Optimization of the reaction conditions for bromination of cyclohexene

A screw capped 3 dram vial was charged with bromide salt (LiBr, NaBr, KBr or 1-decyl-3-butylimidazolium bromide 4; 1.2 mmol), acetic acid (0.25–1.0 mL) and solvent (2.0 mL). After stirring for five minutes undecane (53 μL, 0.25 mmol) was added followed by cyclohexene 1a (51 μL, 0.5 mmol), 8.8 M H2O2 (68 μL, 0.6 mmol) and PhTeTePh (0.10 mol% related to the substrate: 40 μL of a freshly prepared 12 mM solution in 1,4-dioxane). When applicable, additives were also added: trifluoroacetic acid (390 μL, 5.0 mmol) or Et3N·AcOH (prepared by the addition of Et3N 8.75 mmol, 1.12 mL to a solution of 0.5 mL of AcOH in 1,4-dioxane and stirred for 5 minutes, followed by the addition of the other reagents). No precautions were taken to exclude oxygen or water from the reaction media. After stirring for the time described in Table 1 the reaction was quenched with 0.25 M NaHSO3 (2.0 mL). The organic phase was separated, dried over MgSO4, filtered, diluted with AcOEt and injected into the GC. Experiments using bromide 4 or Et3N·AcOH were extracted using a solution of hexanes/AcOEt = 9/1. Reported yields represent an average of duplicate runs.

Procedure for the reaction in the dark

A screw capped 3 dram vial wrapped in aluminium foil, was charged with LiBr (208 mg, 2.4 mmol), acetic acid (1.0 mL) and 1,4-dioxane (2.0 mL). After stirring for five minutes, undecane (110 μL, 0.5 mmol) was added followed by cyclohexene 1a (102 μL, 1.0 mmol), 8.8 M H2O2 (136 μL, 1.2 mmol) and PhTeTePh (0.10 mol% related to the substrate: 80 μL of a freshly prepared 12 mM solution in 1,4-dioxane). No precautions were taken to exclude oxygen or water from the reaction media. After 1 hour, the reaction was quenched with 0.25 M NaHSO3 (2.0 mL). The organic phase was separated, dried over MgSO4, filtered, diluted with AcOEt and injected into the GC. Reported yields represent an average of duplicate runs.

Procedure for the reaction with a radical inhibitor

A clear screw capped 3 dram vial was charged with LiBr (208 mg, 2.4 mmol), acetic acid (1.0 mL) and 1,4-dioxane (4.0 mL). After stirring for five minutes undecane (110 μL, 0.5 mmol) was added followed by cyclohexene 1a (102 μL, 1.0 mmol), butylated hydroxytoluene – BHT as the radical inhibitor (44 mg, 0.2 mmol), 8.8 M H2O2 (136 μL, 1.2 mmol) and PhTeTePh (0.10 mol% related to the substrate: 80 μL of a freshly prepared 12 mM solution in 1,4-dioxane). No precautions were taken to exclude oxygen or water from the reaction media. After 1 hour, the reaction was quenched with NaHSO3 0.25 M (2.0 mL). The organic phase was separated, dried over MgSO4, filtered, diluted with AcOEt and injected into the GC. Reported yields represent an average of duplicate runs.

Procedure for aerobic oxidation of LiBr

A screw capped 3 dram vial was charged with LiBr (208 mg, 2.4 mmol), acetic acid (1.0 mL) and 1,4-dioxane (4.0 mL). After stirring for five minutes undecane (110 μL, 0.5 mmol) was added followed by cyclohexene 1a (102 μL, 1.0 mmol), and PhTeTePh (0.10 mol% related to the substrate: 80 μL of a freshly prepared 12 mM solution in 1,4-dioxane). The reaction was performed under aerobic conditions (balloon filled with molecular oxygen attached to the reaction vessel). After 1 hour, the reaction was quenched with 0.25 M NaHSO3 (2.0 mL). The organic phase was separated, dried over MgSO4, filtered, diluted with AcOEt and injected into the GC. Reported yields represent an average of duplicate runs.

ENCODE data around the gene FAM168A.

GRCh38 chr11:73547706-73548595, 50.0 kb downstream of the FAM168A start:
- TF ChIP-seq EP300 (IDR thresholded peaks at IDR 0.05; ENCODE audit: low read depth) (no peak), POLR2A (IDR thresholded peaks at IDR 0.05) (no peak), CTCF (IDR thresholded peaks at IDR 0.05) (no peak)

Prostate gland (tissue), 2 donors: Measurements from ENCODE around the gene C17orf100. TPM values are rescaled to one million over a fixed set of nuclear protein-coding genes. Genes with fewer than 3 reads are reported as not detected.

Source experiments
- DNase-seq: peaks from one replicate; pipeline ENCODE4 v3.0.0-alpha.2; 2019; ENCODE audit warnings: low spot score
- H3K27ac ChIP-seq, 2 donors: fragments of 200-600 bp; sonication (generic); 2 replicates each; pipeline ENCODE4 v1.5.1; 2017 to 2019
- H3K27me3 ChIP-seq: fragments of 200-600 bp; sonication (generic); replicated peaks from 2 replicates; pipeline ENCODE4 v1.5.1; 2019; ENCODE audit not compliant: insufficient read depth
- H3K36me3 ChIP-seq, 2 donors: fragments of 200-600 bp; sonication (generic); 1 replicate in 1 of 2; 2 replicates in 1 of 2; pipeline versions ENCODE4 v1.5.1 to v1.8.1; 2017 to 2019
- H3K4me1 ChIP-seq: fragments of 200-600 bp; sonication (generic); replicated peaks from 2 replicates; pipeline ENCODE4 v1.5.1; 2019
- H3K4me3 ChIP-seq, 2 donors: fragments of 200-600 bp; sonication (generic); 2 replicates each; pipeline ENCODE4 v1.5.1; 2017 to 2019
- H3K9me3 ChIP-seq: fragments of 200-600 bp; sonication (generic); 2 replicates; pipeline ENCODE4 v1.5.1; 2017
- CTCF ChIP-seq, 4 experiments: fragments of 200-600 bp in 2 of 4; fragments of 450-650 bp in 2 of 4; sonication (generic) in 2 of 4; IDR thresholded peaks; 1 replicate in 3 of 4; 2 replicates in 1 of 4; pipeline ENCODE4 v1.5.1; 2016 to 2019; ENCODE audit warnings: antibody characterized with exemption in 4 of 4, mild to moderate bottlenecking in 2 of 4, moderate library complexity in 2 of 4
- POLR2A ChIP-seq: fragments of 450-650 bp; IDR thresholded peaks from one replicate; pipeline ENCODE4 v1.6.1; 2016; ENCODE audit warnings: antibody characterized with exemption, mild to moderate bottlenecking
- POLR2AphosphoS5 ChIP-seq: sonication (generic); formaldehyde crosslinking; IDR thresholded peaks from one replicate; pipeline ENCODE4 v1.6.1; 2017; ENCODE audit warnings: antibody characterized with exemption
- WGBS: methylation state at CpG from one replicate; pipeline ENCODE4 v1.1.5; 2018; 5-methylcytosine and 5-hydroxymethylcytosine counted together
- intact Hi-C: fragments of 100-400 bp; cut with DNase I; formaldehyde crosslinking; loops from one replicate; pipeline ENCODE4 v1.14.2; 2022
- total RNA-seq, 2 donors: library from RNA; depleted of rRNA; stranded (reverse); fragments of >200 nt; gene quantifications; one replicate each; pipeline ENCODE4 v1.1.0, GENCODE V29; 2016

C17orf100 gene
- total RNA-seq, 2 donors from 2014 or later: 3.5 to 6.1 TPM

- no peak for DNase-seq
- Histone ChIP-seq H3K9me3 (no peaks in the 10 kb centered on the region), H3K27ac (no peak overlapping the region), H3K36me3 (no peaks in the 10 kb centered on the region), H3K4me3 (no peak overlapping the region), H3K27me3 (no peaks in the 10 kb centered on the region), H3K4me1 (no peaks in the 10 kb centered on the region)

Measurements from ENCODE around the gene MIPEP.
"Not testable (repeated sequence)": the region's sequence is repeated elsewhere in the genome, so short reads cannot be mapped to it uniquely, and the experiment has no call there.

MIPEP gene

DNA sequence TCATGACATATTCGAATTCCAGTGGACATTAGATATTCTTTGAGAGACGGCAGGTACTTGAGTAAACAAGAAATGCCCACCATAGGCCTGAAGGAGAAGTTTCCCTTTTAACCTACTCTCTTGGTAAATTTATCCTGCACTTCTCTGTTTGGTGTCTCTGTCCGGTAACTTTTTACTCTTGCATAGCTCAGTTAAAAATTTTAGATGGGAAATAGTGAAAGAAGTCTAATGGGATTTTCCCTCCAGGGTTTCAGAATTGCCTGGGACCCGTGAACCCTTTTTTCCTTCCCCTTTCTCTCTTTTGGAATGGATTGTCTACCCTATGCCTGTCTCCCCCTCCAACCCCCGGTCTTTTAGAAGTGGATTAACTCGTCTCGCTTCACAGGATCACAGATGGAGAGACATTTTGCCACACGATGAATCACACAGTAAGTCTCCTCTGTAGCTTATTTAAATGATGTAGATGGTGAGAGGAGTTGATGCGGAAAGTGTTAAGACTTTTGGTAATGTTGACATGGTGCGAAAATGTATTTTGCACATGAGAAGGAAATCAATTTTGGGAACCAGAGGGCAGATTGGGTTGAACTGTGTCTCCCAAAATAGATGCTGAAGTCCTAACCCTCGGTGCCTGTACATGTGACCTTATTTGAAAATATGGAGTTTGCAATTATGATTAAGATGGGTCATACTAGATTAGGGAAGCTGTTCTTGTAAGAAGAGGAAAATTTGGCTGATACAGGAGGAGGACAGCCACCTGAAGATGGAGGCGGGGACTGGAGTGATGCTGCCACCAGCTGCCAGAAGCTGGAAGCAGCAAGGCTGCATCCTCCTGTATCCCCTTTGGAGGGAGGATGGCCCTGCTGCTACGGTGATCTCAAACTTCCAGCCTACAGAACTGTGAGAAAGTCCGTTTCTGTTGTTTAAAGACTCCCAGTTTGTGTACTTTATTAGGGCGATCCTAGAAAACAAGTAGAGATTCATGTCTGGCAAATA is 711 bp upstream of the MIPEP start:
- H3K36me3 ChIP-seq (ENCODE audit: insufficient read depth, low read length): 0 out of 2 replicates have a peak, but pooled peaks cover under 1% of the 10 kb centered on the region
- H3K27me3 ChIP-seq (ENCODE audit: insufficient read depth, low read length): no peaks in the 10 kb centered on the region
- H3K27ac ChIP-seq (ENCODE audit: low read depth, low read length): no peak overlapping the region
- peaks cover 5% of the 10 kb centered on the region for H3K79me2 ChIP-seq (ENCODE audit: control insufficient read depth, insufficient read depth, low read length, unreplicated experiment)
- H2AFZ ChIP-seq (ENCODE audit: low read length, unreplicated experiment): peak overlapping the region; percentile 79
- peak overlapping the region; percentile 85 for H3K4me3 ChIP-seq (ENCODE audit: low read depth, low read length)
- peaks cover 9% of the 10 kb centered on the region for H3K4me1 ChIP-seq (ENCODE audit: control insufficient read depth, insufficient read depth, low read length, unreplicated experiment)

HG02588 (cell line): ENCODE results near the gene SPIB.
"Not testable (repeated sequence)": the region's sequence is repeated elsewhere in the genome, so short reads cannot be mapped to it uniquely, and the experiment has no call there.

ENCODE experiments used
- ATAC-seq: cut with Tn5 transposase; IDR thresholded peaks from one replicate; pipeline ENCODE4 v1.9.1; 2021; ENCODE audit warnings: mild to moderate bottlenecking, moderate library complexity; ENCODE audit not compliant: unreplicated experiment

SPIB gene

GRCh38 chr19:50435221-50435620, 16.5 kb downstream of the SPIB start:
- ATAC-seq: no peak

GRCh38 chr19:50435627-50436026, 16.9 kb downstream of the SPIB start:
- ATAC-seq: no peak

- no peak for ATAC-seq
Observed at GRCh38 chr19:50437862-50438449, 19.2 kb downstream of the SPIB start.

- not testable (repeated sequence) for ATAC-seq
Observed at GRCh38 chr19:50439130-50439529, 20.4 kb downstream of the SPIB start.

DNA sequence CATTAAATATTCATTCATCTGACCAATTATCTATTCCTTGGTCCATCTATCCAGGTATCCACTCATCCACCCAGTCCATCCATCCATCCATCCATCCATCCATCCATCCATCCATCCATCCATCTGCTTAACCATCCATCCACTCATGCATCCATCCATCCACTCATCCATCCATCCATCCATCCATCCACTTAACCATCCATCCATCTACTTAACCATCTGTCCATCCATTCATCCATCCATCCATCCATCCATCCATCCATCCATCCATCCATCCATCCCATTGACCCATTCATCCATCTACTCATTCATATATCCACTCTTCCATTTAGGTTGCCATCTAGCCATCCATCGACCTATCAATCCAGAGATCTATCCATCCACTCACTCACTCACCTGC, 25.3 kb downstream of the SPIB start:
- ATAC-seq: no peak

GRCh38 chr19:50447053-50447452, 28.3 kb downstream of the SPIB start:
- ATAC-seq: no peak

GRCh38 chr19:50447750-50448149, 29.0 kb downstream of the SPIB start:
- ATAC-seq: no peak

General procedure for bromination of alkenes

Condition A (catalyzed by PhTeTePh). A 25 mL one-neck round-bottom flask was charged with LiBr (2.4–4.0 mmol), 1,4-dioxane (4.0 mL) and glacial acetic acid (1.0 mL). After stirring for five minutes, substrate 1a–o (1.0 mmol) was added followed by 8.8 M H2O2 (1.2–2.0 mmol) and PhTeTePh (0.10 mol% related to the substrate: 80 μL of a freshly prepared 12 mM solution in 1,4-dioxane). No precautions were taken to exclude oxygen, water or sun light from the reaction media. The mixture was then stirred at room temperature for the appropriate amount of time (the progress of the reaction was followed by gas chromatography or by TLC – only for the catalyzed reactions). At the end of the reaction, it was diluted with distilled water (20 mL) and the product extracted with a 9/1 solution of hexanes/AcOEt (3 × 10 mL) or AcOEt (3 × 10 mL). The organic phase was washed with Na2CO3 1 M (1 × 10 mL), dried over MgSO4, filtered and the solvents removed under reduced pressure. Purification was performed by silica gel chromatography.
Condition B: (uncatalyzed reaction). Same as for the catalyzed reaction except that PhTeTePh was not added to the reaction mixture.

Procedure for the scale-up bromination of 1-octene

A 100 mL one-neck round-bottom flask was charged with LiBr (2.08 g, 24 mmol), 1,4-dioxane (40.0 mL), glacial acetic acid (10.0 mL) and 1d (98% purity) (1.6 mL, 10.0 mmol). After stirring for five minutes, 8.8 M H2O2 (1.36 mL, 12.0 mmol) was added followed by PhTeTePh (0.10 mol% related to the substrate: 0.8 μL of a freshly prepared 12 mM solution in 1,4-dioxane). No precautions were taken to exclude oxygen, water or sun light from the reaction media. The mixture was then stirred at room temperature for one hour. At the end of the reaction, it was diluted with distilled water (50 mL) and the product extracted with a 9/1 solution of hexanes/AcOEt (3 × 25 mL). The organic phase was washed with Na2CO3 1 M (1 × 50 mL), dried over MgSO4, filtered and the solvents removed under reduced pressure. Purification was performed by silica gel chromatography (hexanes/AcOEt = 98/2) to afford 2d as a pale yellow oil (2.71 g, quantitative yield).